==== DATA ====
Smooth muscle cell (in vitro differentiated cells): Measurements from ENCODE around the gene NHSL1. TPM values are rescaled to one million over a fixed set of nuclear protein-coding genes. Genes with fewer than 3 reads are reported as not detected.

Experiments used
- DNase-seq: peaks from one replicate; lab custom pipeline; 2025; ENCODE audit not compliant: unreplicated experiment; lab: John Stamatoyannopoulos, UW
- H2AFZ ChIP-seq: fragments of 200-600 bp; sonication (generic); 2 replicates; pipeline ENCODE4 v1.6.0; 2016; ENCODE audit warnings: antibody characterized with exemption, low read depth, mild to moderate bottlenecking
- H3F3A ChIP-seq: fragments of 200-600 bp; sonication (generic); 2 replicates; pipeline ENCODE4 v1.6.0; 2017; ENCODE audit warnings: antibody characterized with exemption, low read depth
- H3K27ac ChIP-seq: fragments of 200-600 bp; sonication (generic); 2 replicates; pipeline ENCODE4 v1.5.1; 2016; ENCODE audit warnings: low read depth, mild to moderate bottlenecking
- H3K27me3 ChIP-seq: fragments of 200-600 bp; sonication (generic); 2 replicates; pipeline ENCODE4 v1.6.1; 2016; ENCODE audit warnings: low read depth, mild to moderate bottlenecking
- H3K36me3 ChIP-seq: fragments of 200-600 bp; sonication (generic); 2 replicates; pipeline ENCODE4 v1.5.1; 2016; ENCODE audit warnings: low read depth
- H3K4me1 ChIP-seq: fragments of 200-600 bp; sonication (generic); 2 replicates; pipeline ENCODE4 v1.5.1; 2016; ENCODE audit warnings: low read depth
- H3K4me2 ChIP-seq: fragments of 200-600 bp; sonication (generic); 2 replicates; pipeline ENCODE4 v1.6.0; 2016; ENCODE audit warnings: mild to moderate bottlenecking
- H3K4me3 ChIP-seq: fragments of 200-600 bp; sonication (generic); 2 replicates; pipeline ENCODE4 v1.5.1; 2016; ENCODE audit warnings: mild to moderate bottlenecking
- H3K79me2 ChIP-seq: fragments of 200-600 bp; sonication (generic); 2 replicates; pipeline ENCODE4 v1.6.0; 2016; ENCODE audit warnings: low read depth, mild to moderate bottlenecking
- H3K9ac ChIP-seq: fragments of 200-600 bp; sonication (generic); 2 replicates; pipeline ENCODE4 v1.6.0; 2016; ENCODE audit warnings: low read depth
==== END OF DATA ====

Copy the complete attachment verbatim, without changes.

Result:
Smooth muscle cell (in vitro differentiated cells): Measurements from ENCODE around the gene NHSL1. TPM values are rescaled to one million over a fixed set of nuclear protein-coding genes. Genes with fewer than 3 reads are reported as not detected.

Experiments used
- DNase-seq: peaks from one replicate; lab custom pipeline; 2025; ENCODE audit not compliant: unreplicated experiment; lab: John Stamatoyannopoulos, UW
- H2AFZ ChIP-seq: fragments of 200-600 bp; sonication (generic); 2 replicates; pipeline ENCODE4 v1.6.0; 2016; ENCODE audit warnings: antibody characterized with exemption, low read depth, mild to moderate bottlenecking
- H3F3A ChIP-seq: fragments of 200-600 bp; sonication (generic); 2 replicates; pipeline ENCODE4 v1.6.0; 2017; ENCODE audit warnings: antibody characterized with exemption, low read depth
- H3K27ac ChIP-seq: fragments of 200-600 bp; sonication (generic); 2 replicates; pipeline ENCODE4 v1.5.1; 2016; ENCODE audit warnings: low read depth, mild to moderate bottlenecking
- H3K27me3 ChIP-seq: fragments of 200-600 bp; sonication (generic); 2 replicates; pipeline ENCODE4 v1.6.1; 2016; ENCODE audit warnings: low read depth, mild to moderate bottlenecking
- H3K36me3 ChIP-seq: fragments of 200-600 bp; sonication (generic); 2 replicates; pipeline ENCODE4 v1.5.1; 2016; ENCODE audit warnings: low read depth
- H3K4me1 ChIP-seq: fragments of 200-600 bp; sonication (generic); 2 replicates; pipeline ENCODE4 v1.5.1; 2016; ENCODE audit warnings: low read depth
- H3K4me2 ChIP-seq: fragments of 200-600 bp; sonication (generic); 2 replicates; pipeline ENCODE4 v1.6.0; 2016; ENCODE audit warnings: mild to moderate bottlenecking
- H3K4me3 ChIP-seq: fragments of 200-600 bp; sonication (generic); 2 replicates; pipeline ENCODE4 v1.5.1; 2016; ENCODE audit warnings: mild to moderate bottlenecking
- H3K79me2 ChIP-seq: fragments of 200-600 bp; sonication (generic); 2 replicates; pipeline ENCODE4 v1.6.0; 2016; ENCODE audit warnings: low read depth, mild to moderate bottlenecking
- H3K9ac ChIP-seq: fragments of 200-600 bp; sonication (generic); 2 replicates; pipeline ENCODE4 v1.6.0; 2016; ENCODE audit warnings: low read depth